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Missouri high school student suspended 3 days after recording teacher using racial slur in class

The 15-year-old sophomore at Glendale High in Springfield was suspended under a district policy that prohibits students from recording faculty members without their approval.

A high school sophomore in Missouri was suspended three days after she recorded her teacher last week using a racist slur in class, prompting the teenager’s lawyer and mother to demand that the district apologize and expunge the suspension from her record.

The incident occurred May 9 in a geometry class at Glendale High School in Springfield, when the student’s teacher used the slur more than once, and the student then decided to pick up her cellphone and record, said the teenager’s lawyer, Natalie Hull.

The student, Mary Walton, recorded the teacher, whom the school district has not publicly identified, using the N-word twice in a video that lasts about one minute.

In part of the video, another student objects to the teacher’s use of the word, and he responds: “I’m not calling anyone a n----r. I can say the word.”

Glendale High School in Springfield, Mo.
Glendale High School in Springfield, Mo.Google Maps

The teacher is no longer employed with the school system, Springfield Public Schools said. The student was suspended, Hull said, under a policy that prohibits students from recording faculty members unless they get consent.

“It is absolutely impressive that the 15-year-old girl knew something was happening and stood up in the face of it and said: ‘I’m going to document this. I’m going to stand up for what’s right, no matter what. And I am going to make sure that this is brought to light,’” Hull said in an interview Tuesday.

She added: “Mary was trying to provide indisputable documentation of the monumental wrong she was witnessing in class. Mary does not understand why she got punished, because she did the right thing.”

Hull said the teenager is also concerned about potential backlash she may get when she returns to class after the suspension.

“She’s worried about how she’s going to be treated. And she’s worried about how this is going to affect her moving forward in her educational endeavors.”

School district spokesperson Stephen Hall said in a statement the teacher no longer is employed with the school system. Hall also defended punishment for students under similar circumstances.

“Much speculation has occurred regarding student discipline related to a video recording of the unacceptable classroom incident,” Hall said. “Student discipline is confidential, per federal law, and Springfield Public Schools cannot disclose specifics related to actions taken.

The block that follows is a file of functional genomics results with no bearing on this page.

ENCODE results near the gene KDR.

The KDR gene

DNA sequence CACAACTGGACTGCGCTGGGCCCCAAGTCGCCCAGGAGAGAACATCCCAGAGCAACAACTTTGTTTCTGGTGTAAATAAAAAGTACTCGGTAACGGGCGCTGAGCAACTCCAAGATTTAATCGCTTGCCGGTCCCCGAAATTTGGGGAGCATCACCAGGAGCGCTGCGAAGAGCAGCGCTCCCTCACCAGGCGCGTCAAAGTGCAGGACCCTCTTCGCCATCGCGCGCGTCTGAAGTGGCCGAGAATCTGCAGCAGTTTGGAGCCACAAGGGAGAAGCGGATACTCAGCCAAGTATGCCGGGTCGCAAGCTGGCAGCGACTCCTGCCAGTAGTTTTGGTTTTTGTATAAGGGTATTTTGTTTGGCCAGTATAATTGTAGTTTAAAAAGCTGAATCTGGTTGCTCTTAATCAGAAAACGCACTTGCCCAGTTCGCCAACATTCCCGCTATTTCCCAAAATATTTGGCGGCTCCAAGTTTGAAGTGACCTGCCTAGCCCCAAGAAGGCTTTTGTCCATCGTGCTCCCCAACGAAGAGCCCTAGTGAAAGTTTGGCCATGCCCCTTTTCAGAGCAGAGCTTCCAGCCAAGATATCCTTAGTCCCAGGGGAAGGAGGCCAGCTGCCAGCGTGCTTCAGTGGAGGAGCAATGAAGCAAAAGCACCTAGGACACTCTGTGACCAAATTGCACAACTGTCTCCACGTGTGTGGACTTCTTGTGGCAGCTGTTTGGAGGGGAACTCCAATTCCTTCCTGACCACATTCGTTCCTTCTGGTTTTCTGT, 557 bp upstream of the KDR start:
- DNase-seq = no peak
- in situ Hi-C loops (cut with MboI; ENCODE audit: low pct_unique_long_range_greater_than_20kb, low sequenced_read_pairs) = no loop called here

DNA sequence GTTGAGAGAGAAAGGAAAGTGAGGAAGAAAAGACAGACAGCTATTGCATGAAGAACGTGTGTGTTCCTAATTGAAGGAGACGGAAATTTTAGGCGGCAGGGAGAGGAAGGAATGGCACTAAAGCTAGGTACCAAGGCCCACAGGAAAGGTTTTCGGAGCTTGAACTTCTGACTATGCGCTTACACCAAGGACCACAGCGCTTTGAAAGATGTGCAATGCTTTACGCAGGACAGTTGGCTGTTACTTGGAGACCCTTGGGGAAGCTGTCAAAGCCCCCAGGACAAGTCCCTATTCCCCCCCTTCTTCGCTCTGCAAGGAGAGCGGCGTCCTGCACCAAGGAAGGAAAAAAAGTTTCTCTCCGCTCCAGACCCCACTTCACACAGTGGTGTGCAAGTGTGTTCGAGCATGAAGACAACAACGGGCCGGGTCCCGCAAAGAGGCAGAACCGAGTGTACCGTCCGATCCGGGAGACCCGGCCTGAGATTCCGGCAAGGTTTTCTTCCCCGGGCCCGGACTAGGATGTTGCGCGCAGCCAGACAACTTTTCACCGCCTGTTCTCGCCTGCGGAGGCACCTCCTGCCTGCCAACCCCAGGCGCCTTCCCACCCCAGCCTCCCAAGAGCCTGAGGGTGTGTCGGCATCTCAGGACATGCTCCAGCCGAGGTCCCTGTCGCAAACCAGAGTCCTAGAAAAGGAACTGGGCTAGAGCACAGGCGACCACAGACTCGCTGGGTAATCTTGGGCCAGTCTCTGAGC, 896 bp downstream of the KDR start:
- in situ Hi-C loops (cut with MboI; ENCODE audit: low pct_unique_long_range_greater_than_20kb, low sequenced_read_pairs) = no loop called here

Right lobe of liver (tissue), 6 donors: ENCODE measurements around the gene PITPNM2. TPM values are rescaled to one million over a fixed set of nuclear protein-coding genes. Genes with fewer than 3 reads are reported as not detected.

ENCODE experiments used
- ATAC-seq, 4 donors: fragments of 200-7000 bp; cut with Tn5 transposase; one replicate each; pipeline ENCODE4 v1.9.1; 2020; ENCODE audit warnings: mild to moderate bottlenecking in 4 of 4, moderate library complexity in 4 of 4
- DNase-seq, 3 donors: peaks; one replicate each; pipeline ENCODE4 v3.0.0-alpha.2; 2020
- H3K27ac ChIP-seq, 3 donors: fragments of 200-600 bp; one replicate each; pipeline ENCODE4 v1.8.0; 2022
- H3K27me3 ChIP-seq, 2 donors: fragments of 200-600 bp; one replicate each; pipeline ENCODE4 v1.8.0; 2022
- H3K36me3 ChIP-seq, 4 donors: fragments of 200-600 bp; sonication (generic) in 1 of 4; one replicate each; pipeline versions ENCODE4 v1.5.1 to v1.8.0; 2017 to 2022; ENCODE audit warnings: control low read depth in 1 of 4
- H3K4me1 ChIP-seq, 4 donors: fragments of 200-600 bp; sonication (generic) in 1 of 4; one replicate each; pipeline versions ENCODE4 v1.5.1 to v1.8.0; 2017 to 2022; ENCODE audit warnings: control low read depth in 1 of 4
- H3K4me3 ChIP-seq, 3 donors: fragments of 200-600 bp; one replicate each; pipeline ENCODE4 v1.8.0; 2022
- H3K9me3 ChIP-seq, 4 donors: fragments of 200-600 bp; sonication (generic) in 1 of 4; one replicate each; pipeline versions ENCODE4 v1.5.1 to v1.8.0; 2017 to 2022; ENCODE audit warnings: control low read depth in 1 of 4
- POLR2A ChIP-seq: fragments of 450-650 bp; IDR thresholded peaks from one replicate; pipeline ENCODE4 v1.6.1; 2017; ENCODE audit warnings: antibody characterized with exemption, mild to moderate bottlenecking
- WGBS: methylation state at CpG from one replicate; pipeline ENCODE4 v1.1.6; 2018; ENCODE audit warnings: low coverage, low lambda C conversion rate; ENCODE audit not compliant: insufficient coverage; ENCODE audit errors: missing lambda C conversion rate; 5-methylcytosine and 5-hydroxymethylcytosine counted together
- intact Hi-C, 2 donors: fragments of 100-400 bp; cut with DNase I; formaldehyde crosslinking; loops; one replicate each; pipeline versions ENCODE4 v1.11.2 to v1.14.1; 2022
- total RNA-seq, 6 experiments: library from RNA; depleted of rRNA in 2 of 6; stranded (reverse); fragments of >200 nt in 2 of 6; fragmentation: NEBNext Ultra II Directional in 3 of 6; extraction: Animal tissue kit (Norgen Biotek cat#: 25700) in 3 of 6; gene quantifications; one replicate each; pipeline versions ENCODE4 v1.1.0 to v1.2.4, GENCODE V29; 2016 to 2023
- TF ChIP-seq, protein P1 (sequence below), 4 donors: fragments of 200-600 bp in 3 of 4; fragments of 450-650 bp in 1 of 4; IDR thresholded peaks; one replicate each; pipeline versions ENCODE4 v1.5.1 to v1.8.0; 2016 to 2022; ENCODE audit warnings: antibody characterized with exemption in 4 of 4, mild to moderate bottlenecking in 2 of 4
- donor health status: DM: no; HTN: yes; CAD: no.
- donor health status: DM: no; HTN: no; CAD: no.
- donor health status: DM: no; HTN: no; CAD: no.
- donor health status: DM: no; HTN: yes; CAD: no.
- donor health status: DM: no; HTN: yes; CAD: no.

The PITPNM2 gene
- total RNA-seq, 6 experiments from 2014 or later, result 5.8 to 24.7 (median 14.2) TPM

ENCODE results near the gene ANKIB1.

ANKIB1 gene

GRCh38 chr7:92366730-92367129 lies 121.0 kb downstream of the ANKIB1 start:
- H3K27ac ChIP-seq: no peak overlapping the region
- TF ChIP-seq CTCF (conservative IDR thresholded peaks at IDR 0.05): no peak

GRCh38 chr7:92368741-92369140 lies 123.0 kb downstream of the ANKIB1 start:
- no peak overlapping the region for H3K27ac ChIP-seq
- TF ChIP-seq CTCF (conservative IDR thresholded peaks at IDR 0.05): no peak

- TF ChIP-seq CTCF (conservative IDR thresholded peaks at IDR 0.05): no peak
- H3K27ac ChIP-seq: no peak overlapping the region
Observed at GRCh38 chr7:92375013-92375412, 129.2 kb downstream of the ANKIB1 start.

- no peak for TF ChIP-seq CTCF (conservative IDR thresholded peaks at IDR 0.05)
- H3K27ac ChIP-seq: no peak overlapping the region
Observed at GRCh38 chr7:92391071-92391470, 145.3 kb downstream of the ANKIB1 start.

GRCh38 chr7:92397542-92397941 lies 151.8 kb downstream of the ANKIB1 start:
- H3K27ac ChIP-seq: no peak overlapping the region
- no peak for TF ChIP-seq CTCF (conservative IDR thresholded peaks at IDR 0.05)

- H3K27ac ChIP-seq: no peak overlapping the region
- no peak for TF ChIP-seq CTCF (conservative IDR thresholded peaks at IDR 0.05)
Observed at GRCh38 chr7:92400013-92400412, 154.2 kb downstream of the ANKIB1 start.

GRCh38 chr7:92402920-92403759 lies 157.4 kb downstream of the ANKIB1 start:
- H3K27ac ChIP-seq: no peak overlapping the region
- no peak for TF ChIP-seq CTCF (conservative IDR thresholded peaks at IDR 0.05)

"The student handbook is clear, however, on consequences for inappropriate use of electronic devices," the statement continues. "Any consequences applied per the scope and sequence would also consider if minors are identifiable in the recording and what, if any, hardships are endured by other students due to a violation of privacy with the dissemination of the video in question."

Hall said the school district stands by the district's handling of the incident.

"We want our schools to be safe and welcoming learning environments. When students have concerns, they should follow the appropriate steps for reporting.”

Glendale High School Principal Josh Groves noted in a message to the high school community May 9 that the comments the teacher expressed on video were “inappropriate, inexcusable and do not meet the professional standards for Springfield Public Schools employees.”

Under the district policy in the student handbook titled “Inappropriate Use of Electronic Devices,” students are prohibited from recording faculty members or students without approval. Punishments for first offenses in high school range from a meeting between parents and faculty members to detention and a maximum three-day suspension.

Walton’s mother, Kate Welborn, 44, said Tuesday her daughter's decision to record was morally correct.

“What any parent wants is to know that they have raised a child that has a good moral compass,” Welborn said. “My daughter demonstrated that, and I am incredibly proud of her, and so is her father and her extended family.”

Hull likened Walton’s actions to those of a whistleblower and said the district policy needs to be re-evaluated because it is too restrictive.

“When she picked up the camera and started recording … it was a news event. She was capturing it in case it needed to be shared,” Hull said.

The school district, citing student confidentiality, declined to comment Tuesday on whether it will re-evaluate its policy, expunge the student’s suspension or apologize to her.